Homelessness in New York City has reached the highest levels since the Great Depression of the 1930s. The city's shelter system is at capacity and struggles to offer spaces of safety, cleanliness, and comfort for the city's least fortunate.

While this project can do little to address the underlying systemic issues, it offers a considerate stop-gap measure to alleviate the current situation until we can finally address it on a policy level.

Client Academic project (Columbia, Cornell)
Location New York
Timeframe 2019
Status Research
Shelter with Dignity Scaffolding.

As the world is undergoing the largest wave of urban growth in history, cities are densifying at a tremendous rate. In metropolises like New York City the land is scarce and the rents are at a record high. As a direct-result of these soaring numbers, more and more people are unable to afford a place to live and find themselves homeless. Coalition for the Homeless estimates that over 61,000 people are sleeping in the city's homeless shelters every night, and that thousands more are sleeping on the streets, in the subway system, and in other public spaces.

The explanation for New York's high homeless population has its roots in the late 1970s. During these years the city turned against the single-room occupancy (SRO) units. These were a form of housing units that once dominated the New York housing market. They accommodated one or two people in individual rooms and were very modest in size. Because of their affordability they played a vital role in providing housing for the city's poorest. In 1955 changes in the housing code prohibited conversion or construction of new SRO units and at the end of the 1970s there were only a small number of them left. The estimated 175,000 SRO units that were eliminated from 1955 on were roughly equivalent in number to New York’s entire public housing system.

The homeless population has been growing steadily since then. But, at it’s tail end, a drastic increase occurs. Since 2012, the city has seen a 40% increase. Three factors in particular are responsible for this:

1. Widening housing affordability gap.

Between 2005 and 2013, the median rent increased by nearly 12 percent while the median income of renter households increased by only 2.3 percent.

2. Cutback on housing assistance.

There has been a steady decline in rental subsidy for low-income households in New York. On top of that, the allocated budget for investments in building and preserving affordable housing has been reduced.

3. Weakening of rent regulation laws.

The number of rent-regulated apartments has steadily gone down. Between 1991 and 2011, the city lost over 100,000 rent-regulated apartment. Meanwhile, the total number of rental units had increased by 200,000.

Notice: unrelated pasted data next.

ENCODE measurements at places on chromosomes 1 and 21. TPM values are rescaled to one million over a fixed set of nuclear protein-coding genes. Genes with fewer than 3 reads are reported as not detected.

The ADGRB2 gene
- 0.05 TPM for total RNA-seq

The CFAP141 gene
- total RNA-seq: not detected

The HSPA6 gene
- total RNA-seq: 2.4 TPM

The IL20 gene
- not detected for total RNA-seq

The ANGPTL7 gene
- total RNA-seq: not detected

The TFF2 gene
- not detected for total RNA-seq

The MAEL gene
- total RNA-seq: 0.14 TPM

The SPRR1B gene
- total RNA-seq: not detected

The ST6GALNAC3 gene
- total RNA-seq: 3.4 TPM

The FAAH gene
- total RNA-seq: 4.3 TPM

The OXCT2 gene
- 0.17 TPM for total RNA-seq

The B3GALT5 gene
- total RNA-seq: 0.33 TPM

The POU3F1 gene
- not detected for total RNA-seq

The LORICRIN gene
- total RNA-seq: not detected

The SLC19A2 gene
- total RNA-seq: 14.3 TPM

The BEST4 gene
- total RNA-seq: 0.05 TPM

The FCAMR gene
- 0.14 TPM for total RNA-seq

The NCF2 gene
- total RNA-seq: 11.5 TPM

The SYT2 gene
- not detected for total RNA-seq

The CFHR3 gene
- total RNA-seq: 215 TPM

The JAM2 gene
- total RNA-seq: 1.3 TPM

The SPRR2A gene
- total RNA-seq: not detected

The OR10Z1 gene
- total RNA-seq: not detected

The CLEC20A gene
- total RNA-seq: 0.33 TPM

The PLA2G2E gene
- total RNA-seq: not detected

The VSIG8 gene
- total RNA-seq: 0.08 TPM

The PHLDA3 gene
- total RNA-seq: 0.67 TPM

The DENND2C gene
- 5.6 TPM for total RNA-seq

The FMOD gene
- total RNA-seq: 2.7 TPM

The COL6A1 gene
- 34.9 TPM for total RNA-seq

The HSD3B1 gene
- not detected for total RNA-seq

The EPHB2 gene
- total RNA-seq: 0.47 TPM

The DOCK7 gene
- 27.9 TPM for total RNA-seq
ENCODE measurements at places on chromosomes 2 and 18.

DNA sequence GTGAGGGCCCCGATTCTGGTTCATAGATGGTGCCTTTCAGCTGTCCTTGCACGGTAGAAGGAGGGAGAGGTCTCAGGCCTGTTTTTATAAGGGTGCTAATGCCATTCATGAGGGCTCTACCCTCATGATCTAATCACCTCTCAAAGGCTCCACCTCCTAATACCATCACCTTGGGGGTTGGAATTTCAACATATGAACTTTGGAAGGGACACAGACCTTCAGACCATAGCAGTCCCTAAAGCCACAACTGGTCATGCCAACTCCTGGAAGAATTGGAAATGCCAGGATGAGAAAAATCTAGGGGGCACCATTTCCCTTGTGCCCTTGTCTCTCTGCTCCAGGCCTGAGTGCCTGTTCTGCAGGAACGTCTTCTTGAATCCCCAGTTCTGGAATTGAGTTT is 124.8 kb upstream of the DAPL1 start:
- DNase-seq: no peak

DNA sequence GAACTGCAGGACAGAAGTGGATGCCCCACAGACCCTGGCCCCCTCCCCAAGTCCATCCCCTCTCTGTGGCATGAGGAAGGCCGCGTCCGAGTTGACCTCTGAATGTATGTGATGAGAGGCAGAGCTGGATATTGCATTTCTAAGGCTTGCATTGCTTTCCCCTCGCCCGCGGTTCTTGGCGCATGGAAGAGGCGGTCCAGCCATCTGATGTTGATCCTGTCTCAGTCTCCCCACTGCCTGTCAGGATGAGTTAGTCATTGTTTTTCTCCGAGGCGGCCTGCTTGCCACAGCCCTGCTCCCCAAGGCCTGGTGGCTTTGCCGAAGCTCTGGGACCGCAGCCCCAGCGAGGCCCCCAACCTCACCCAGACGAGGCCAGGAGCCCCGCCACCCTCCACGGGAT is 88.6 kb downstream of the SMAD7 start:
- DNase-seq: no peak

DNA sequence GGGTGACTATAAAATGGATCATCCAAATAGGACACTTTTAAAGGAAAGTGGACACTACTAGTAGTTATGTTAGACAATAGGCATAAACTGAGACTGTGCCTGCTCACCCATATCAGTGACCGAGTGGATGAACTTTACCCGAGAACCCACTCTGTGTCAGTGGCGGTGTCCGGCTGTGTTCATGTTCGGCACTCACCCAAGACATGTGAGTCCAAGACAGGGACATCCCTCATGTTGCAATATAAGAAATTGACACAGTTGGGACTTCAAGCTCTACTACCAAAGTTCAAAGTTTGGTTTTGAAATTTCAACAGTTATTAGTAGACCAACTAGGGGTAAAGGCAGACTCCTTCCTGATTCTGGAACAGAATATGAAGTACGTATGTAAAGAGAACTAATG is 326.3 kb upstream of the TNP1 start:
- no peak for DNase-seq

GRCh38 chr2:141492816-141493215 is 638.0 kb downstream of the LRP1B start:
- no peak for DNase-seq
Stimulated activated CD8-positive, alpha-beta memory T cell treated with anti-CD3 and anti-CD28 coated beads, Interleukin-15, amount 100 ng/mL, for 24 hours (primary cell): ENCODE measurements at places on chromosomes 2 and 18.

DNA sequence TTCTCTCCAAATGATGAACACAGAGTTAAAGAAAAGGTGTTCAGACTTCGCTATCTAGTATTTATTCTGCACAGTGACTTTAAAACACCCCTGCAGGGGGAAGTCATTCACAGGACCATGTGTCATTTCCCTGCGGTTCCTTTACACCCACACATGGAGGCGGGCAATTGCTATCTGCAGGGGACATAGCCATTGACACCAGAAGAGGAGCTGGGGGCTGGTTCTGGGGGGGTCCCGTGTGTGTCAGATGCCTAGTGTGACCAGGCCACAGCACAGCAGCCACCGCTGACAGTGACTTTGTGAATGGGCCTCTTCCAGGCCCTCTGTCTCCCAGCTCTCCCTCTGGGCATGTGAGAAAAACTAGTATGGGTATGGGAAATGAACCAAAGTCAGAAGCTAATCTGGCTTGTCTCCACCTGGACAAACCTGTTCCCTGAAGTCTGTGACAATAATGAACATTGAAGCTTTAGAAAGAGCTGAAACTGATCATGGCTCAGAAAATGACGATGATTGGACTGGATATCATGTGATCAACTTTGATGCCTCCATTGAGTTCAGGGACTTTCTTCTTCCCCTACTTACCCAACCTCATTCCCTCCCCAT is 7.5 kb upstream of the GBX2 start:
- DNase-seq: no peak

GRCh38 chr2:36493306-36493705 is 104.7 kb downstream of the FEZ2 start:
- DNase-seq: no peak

Shelter with Dignity Animation.
Basic Concept
Vertical Density and Modularity

Another consequence of the growth of NYC, is the increase in land prices and the reduction of available land to build on. Although almost every square foot of space in NYC has been claimed and utilized, there still manages to exist an abundant amount of “vertical lots” sitting idle. These are the blank sidewalls of buildings that emerges and disappears as new developments come and go. In aggregate they make up hundreds of acres of available "land".

Shelter with Dignity is a proposal that seeks to capitalize on this "vertical land". In conjunction with a flexible framework that already exists in the city - scaffolding - hexagon-shaped housing modules are designed to connect to the scaffolding structure, pack densely, and create a second, active layer on top of the empty wall. In aggregate, this forms clusters of suspended micro-neighborhoods of shelters for the city’s least fortunate.

Shelter with Dignity Inside View.
Shelter with Dignity Cutaway.
Privacy, Hygiene, Socializing

The unit is designed to provide a year-round space that can withstand harsh, cold weather and provide a cool space during summer. While the exterior construction of steel and oxidized aluminum deals with the wear and tear of the city, the interior offers a contrasting soft and friendly environment. The 3D printed modules allows furniture, storage, lighting and appliances to be integrated into the shape - resulting in a minimal space, tailored to the specific needs and desires of its resident - with a hexagonal view of the cityscape outside.

Through combining different modules from an extensive catalogue, a wide range of different spaces can be created. The 3D printing technology even allows for personal customization - allowing for unique units.

Shelter with Dignity City View.
Shelter with Dignity Day and Night.

On a parting note, it is important to stress that Shelter with Dignity is not proposed as a singular solution to the situation. Rather, it is intended to be an instrument that plays a part in the solution. The massive extent and complexity of the situation requires work on a broad regulatory and policy-making level. But, it is critical that the design community is part of the process.

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Team SDO New York
Services Research, Feasibility, Concept, Design
Renderings Himmelnord
External Partners Framlab